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Old 01-27-2010, 09:54 AM   #4
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Michilin tire guide.

http://www.michelinrvtires.com/asset...V_Brochure.pdf
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Old 01-27-2010, 10:00 AM   #5
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The Michelin sidewall cracking chart is at Michelin Sidewall Cracking Chart - iRV2.com RV Photo Gallery The upload came out quite good.
One should be able to use the chart and compare their tires to it.
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Old 01-28-2010, 08:38 AM   #6
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927palmetto,

If you decide to buy new tires, I would recommend that you shop that Michelin price around. You should be able to beat that current price by a substantail amount. I would think you should be able to knock another $1000 (maybe more) off that quote.

I have no knowledge of the Goodyear tire price, so I don't know if that is a good price or not.
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Old 01-28-2010, 08:47 AM   #7
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Thanks to all for insightful advice. I did shop the original quotes...I couldn't beat the Camping World price for Goodyears, but I did beat the Michelin quote by about $1100. The price difference between the Goodyears and Michelins is now about $1200.
I still haven't decided if I am going to spend the extra money.
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Old 01-28-2010, 09:31 AM   #8
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Both brands fall in the 6 of one, half dozen of the other category. People who like Michelins and who have had no problem swear by them. People who hate Michelins and who have had problems, swear at them. The same is true for Goodyears. Michelins have "zipper blowouts". Goodyears "River". The Goodyears are a little harder ride but get better mileage.

Your main concern in todays down market is to get tires with good dating. It may actually be difficult to get good dating in many parts of the country. Tire Dealers are currently selling tires with 3 year old dating. Make sure you spec your dating as part of your purchase.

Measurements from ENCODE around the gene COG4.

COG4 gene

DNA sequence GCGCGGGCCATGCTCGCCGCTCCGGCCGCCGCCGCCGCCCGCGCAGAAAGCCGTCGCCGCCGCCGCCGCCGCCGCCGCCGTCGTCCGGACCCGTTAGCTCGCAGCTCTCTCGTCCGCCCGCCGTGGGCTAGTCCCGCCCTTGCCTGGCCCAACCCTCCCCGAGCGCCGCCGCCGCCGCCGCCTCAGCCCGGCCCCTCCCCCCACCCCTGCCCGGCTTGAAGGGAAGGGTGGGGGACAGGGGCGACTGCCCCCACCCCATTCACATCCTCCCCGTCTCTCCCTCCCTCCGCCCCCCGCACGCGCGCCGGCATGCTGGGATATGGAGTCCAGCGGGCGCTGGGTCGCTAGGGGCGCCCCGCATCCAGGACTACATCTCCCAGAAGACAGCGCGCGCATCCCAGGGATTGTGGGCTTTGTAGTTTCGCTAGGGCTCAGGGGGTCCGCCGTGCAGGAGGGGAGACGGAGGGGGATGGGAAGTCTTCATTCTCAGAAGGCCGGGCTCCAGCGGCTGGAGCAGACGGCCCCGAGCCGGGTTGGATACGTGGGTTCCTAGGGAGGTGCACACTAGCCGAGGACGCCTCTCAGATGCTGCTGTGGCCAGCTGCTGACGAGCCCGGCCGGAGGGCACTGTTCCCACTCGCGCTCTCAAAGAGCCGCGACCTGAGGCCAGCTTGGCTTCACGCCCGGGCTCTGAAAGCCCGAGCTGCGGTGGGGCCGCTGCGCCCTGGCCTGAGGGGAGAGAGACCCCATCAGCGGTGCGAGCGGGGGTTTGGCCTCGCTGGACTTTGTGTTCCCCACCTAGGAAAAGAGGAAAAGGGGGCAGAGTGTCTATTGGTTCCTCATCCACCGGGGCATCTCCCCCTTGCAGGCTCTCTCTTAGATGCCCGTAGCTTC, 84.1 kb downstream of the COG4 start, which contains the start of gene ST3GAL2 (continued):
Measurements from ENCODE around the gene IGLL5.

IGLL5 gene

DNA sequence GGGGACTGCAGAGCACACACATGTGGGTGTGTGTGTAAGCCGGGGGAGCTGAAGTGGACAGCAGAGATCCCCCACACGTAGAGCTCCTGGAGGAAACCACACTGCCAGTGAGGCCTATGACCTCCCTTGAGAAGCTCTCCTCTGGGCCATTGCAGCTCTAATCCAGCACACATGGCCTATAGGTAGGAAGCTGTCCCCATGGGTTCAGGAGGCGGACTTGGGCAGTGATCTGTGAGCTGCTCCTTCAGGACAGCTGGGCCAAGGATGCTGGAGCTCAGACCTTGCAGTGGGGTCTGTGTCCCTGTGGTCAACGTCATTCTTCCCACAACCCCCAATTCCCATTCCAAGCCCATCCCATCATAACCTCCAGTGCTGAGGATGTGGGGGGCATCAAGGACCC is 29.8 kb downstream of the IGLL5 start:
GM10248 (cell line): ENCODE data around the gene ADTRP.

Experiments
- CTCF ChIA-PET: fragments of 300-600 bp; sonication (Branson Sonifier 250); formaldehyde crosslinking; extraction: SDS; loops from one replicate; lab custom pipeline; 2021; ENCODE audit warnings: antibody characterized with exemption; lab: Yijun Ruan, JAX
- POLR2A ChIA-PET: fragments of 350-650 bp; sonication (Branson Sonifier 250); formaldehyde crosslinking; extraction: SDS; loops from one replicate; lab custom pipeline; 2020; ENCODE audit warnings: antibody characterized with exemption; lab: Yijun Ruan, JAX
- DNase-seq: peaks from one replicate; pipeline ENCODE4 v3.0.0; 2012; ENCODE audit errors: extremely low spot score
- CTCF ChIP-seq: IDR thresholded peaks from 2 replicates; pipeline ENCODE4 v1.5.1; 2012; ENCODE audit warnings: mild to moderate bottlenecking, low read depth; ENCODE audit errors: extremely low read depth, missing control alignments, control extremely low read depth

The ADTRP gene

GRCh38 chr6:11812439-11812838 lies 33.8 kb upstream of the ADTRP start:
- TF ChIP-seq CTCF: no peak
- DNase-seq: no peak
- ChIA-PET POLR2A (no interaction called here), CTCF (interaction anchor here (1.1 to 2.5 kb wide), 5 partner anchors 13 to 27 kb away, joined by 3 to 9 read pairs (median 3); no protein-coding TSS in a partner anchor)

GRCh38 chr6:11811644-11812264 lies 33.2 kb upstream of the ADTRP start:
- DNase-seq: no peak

Goodyear currently has a $30.00/tire rebate. See link below.

On The Wings of Goodyear | RV Tires - Promotions
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Old 01-28-2010, 11:37 AM   #9
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Get a price on Michelins from Costco
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Old 01-28-2010, 12:10 PM   #10
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Sticky needed

Quote:
Originally Posted by Jim Stewart View Post
This is such a recurring topic over and over again... Can we get a sticky for it?
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Old 01-28-2010, 12:12 PM   #11
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Unisteel® G670 RV®

HELPS PROVIDE SUPERB PERFORMANCE AND HANDLING

The Goodyear Unisteel® G670 RV® has technology that helps guard against the effects of ozone and UV rays.

Anti-oxidant and anti-ozonant compounds throughout the tire help protect against weather cracking. In fact, the G670 RV is so effective, it’s backed by a 4-Year Limited Warranty.*
- FeaturesAnti-oxidant and anti-ozonant compounds help guard against weather cracking
- Rubber compounds enhance traction and improve treadwear
- Circumferential grooves enhance wet tractionHigh-technology belt system enhances ride
- Tread pattern produces lower heat, enhanced strength and reduces squirm for enhanced handling
- Fuel-efficient casing helps to increase fuel economy
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Old 01-28-2010, 12:14 PM   #12
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The best prevention for tire dry-out and cracking is using them. Sitting and sitting and sitting is the tire killer.
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Old 01-28-2010, 02:40 PM   #13
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I'll add to the Quick-Tips sticky under Michelin Tires.
I have 7 yr tires this June after looking at GaryKD charts will stick it out a couple more years, mine look better than charts and would change to Michelin's like I have on all my Newmars.
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Old 02-08-2010, 04:42 AM   #14
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By all means, please include Bridgestone in your list of tires to consider as well.